The majority of the marches and rallies have been called by a coalition of Communities United Against Police Brutality, St. Paul Black Lives Matter (a group independent of the national organization), Racial Justice Network, CAIR Minnesota, Twin Cities Coalition for Justice for Jamar Clarke, and several individual activists. It was this coalition that organized the first march and rally through downtown on the day after the burning and looting of stores.
This destruction was apparently carried out not by local disaffected youth, but rather by organized provocateurs. These youth apparently simply took advantage of the chaos.
While there has been consternation about what will happen if there is no police presence in North Minneapolis, which was quite a distance removed from the South Minneapolis uprising, there was no police protection as neighbors reported gangs of marauding White Supremacists riding around. On one occasion a member of the North Side team that armed itself to protect businesses along the Broadway Avenue corridor was actually shot at.
Few stories in the mainstream press have reported it, but neighbors North and South have told the MSR that they encountered White supremacists in their neighborhoods after the curfew. Curfew was imposed the weekend of June 1 and extended for several days, and finally ending after it was pushed back to 10 pm.
KSTP Channel 5 interviewed a private security firm that had been on hand to protect several businesses, and it reported that a well-organized mix of anarchists and White Supremacists had caused most of the damage. The results of their handiwork have deprived some neighborhoods of most of their stores and shops.
While the motives of the White supremacists appeared to be the destruction of Black property and to cause the police to shoot at Black people, the motives of the anarchists are unclear, since they consider themselves a revolutionary group. Their strategy harkens back to the days of Vietnam when U.S. government policy was to destroy Vietnamese villages to save them.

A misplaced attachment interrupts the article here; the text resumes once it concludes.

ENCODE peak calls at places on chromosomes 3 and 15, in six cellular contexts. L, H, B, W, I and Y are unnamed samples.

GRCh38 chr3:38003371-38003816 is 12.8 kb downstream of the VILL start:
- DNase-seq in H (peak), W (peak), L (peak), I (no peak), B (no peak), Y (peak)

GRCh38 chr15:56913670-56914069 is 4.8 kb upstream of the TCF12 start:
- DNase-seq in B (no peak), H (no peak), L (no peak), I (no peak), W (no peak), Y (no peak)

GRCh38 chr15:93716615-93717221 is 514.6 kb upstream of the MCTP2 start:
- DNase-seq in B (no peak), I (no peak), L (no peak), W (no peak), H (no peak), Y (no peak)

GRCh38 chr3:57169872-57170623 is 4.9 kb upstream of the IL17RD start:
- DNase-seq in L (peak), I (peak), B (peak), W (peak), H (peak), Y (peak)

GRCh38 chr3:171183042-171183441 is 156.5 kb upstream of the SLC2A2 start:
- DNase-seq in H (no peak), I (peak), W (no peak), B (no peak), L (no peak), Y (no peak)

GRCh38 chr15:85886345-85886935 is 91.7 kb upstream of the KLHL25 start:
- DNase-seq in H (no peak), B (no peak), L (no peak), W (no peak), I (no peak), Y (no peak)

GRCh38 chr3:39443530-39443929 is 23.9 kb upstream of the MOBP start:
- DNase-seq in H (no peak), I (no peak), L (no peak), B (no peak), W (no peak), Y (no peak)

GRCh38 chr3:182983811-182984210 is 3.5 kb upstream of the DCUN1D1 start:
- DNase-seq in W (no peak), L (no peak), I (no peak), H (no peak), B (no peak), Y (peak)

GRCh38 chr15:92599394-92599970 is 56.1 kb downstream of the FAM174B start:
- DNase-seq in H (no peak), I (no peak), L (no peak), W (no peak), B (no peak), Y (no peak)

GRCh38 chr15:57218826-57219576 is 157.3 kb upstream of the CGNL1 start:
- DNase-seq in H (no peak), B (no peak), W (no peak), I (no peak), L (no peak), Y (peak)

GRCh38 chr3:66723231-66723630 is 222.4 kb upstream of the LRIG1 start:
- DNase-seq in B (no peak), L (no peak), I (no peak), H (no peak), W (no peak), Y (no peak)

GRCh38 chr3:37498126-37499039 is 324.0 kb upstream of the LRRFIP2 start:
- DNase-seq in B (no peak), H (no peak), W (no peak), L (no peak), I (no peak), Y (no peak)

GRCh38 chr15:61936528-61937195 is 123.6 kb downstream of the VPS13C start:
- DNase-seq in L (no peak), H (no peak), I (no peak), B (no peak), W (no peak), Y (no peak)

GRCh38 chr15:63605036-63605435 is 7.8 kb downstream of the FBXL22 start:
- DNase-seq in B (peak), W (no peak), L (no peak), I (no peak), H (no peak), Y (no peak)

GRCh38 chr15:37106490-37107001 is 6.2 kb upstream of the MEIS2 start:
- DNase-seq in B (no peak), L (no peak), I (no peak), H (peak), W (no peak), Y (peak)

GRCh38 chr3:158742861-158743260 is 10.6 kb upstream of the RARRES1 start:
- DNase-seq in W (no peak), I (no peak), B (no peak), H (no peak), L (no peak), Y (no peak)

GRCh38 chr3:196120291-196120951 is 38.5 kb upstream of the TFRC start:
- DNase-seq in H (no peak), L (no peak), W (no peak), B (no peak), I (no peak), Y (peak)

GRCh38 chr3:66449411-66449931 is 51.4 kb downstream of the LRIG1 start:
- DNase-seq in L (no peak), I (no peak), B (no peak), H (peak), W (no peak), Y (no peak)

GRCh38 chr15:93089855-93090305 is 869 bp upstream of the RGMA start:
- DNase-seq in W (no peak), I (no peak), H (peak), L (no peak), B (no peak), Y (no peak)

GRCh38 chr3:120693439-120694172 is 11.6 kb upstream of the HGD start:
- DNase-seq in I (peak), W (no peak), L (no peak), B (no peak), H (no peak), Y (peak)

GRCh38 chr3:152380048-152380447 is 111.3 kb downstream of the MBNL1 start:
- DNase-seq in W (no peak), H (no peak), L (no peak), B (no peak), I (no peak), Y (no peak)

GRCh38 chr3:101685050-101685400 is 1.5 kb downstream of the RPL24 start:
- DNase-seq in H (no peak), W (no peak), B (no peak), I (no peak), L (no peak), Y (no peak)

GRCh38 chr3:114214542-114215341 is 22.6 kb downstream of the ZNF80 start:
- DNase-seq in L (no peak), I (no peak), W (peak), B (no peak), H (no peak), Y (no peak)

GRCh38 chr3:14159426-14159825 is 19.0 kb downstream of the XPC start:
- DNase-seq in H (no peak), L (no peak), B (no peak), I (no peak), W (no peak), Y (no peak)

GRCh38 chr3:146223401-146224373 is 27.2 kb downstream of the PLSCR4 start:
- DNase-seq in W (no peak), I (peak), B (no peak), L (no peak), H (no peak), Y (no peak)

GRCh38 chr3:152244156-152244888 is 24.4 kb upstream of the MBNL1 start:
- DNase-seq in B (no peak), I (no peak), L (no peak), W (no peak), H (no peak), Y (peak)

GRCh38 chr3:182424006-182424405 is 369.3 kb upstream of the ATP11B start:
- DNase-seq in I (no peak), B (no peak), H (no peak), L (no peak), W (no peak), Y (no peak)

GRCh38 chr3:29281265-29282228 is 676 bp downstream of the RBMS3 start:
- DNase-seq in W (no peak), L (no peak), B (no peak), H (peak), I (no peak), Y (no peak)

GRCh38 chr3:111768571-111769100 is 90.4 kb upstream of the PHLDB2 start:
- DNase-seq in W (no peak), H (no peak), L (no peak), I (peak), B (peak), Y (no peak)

While slogans like “defund the police” and “abolish the police” have been bandied about, there has been consternation in the White community and Black community alike over the possibility of not having police. Defund the police activists explain that they don’t want to get rid of police so much as stop police abuse and put to better use some of the money used to fund police.
They say the idea is for the community to find more creative ways to police itself and have pointed out a few areas in which police should not be involved. Some activists have suggested that the community create a crisis team that can respond to people having mental-health crises. Many people have been injured or killed by police responding to such calls.
Having crisis counselors available who can intervene in disputes before they turn into domestic violence has also been proposed. They suggest that police not be involved with people with alcohol and drug problems, but rather have these treated as the health and social problems they are rather than as criminal issues.
Defund the police proponents say the call to defund means putting money into badly needed housing programs or improving public education. Under the best circumstances, the money removed from the budget would be put into the community’s hands to make improvements in the aforementioned areas. Yet another potential use for the funds would be community-run treatment centers.
And then there has been the ultimate call to simply abolish the police.
“People like me who want to abolish prisons and police have a vision of a different society, built on cooperation instead of individualism, on mutual aid instead of self-preservation,” wrote police abolitionist activist Miriame Kaba in the New York Times. “This change in society wouldn’t happen immediately, but the protests show that many people are ready to embrace a different vision of safety and justice.
“When the streets calm and people suggest once again that we hire more Black police officers or create more civilian review boards, I hope that we remember all the times those efforts have failed.”
Mel Reeves was the community editor at the Minnesota Spokesman-Recorder until he passed away on January 6, 2022. He had a long and storied history working at the MSR.
Find more about Reeve’s life and legacy here: spokesman-recorder.com/category/remembering-mel-reeves.